I was interviewed by e-mail by a journalist in San Francisco the other day, the topic was PhD-students blogging their thesis. As I have a background as a journalist, and as I've been in the interviewees role only twice in my entire life now, I'm looking forward to see the article and how the journalist cites me out of my e-mail responses. For example, how much emotions can you detect in an e-mail? Can you detect that I wish to emphasize this or that, or that I strongly oppose to this and that, if I don't write it out in plain text?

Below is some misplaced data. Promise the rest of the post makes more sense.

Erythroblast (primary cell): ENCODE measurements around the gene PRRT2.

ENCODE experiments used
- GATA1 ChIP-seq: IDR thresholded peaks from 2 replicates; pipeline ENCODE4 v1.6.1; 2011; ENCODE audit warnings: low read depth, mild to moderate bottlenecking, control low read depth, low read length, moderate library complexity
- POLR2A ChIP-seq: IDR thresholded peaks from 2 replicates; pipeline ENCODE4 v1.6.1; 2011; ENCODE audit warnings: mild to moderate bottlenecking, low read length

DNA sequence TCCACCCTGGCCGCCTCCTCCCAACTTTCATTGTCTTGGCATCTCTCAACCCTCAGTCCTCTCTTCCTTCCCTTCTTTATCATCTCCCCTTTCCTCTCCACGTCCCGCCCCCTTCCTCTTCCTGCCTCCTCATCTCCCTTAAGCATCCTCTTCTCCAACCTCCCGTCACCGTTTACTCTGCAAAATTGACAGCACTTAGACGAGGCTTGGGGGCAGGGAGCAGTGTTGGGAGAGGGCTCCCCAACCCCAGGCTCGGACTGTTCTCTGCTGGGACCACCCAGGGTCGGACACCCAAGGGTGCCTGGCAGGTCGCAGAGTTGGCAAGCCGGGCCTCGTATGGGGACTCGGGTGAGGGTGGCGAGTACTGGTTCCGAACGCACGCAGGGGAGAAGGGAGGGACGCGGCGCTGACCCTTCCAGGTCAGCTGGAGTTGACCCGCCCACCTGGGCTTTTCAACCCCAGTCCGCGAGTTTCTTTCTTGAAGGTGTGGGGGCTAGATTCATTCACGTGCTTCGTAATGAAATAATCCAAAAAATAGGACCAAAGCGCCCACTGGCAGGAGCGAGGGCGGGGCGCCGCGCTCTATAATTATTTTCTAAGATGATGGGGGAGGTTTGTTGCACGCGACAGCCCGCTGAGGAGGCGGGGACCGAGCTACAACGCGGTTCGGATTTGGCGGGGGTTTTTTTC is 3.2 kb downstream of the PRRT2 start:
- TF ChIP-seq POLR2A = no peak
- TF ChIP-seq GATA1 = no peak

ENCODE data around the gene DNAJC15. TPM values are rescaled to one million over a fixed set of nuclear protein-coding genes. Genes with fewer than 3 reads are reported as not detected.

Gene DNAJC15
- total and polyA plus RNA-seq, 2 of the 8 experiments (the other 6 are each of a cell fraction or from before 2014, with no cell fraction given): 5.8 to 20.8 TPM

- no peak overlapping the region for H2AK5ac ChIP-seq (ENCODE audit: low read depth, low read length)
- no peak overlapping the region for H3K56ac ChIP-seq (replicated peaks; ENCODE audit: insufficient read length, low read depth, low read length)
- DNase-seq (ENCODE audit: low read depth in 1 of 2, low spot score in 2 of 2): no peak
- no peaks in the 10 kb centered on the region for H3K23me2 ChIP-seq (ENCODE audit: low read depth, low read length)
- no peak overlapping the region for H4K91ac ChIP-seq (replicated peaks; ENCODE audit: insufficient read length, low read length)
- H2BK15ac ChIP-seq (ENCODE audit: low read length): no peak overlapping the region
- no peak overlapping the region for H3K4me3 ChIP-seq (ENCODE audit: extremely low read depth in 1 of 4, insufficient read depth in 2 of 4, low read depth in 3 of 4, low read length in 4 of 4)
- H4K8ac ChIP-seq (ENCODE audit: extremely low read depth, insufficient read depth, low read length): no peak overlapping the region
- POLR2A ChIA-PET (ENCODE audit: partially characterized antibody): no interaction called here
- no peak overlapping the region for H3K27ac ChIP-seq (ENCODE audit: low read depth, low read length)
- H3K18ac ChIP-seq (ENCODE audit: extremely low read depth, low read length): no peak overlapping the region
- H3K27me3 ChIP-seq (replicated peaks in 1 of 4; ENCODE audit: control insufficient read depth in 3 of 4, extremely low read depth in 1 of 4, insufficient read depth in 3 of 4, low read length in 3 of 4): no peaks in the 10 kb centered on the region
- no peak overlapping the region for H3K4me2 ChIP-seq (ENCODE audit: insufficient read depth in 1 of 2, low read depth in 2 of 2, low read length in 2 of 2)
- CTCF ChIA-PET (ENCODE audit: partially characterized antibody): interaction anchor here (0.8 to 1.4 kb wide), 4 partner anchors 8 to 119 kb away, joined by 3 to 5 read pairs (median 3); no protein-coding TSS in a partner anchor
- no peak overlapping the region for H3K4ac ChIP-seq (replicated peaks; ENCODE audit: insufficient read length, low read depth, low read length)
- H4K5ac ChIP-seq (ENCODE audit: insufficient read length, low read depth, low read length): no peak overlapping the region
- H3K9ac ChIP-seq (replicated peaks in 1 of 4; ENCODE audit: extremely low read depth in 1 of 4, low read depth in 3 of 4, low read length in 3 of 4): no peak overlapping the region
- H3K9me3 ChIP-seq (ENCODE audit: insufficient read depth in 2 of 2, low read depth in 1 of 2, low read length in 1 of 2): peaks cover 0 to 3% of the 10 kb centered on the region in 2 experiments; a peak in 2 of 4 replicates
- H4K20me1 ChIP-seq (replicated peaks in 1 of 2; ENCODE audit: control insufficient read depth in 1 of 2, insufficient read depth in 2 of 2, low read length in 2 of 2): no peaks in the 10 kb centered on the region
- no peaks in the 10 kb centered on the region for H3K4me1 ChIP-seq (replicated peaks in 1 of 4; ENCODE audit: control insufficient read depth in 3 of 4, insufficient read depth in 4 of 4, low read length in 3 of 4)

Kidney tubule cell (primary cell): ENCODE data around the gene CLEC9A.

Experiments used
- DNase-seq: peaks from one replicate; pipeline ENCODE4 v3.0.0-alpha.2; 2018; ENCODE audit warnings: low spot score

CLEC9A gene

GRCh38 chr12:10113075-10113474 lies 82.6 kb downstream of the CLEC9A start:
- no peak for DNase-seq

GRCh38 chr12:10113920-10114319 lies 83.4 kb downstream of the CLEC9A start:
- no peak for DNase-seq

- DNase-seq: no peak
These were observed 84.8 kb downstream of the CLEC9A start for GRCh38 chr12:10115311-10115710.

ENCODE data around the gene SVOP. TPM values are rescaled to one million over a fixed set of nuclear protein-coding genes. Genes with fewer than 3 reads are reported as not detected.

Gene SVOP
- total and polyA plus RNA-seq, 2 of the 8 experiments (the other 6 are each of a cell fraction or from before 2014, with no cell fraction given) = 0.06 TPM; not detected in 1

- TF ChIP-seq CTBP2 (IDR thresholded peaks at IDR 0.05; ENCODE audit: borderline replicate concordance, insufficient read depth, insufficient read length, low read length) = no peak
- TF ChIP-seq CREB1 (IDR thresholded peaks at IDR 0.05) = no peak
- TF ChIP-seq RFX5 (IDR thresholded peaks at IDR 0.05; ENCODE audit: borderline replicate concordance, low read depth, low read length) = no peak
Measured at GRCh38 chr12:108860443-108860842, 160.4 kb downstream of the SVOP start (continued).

More on this topic in this week's Glaser online, where Mark Glaser talks to billionaire technology entrepreneur and owner of NBA's Dallas Mavericks basketball team, Mark Cuban. Cuban was interviewed via e-mail by a sports columnist at Dallas Morning News. Cuban felt however that the columnist got the facts all wrong so he decided to post the e-mail of the journalist and what he'd answered in his blog. That way, his readers could see for themselves what he'd really said and compare it with the column in the news paper.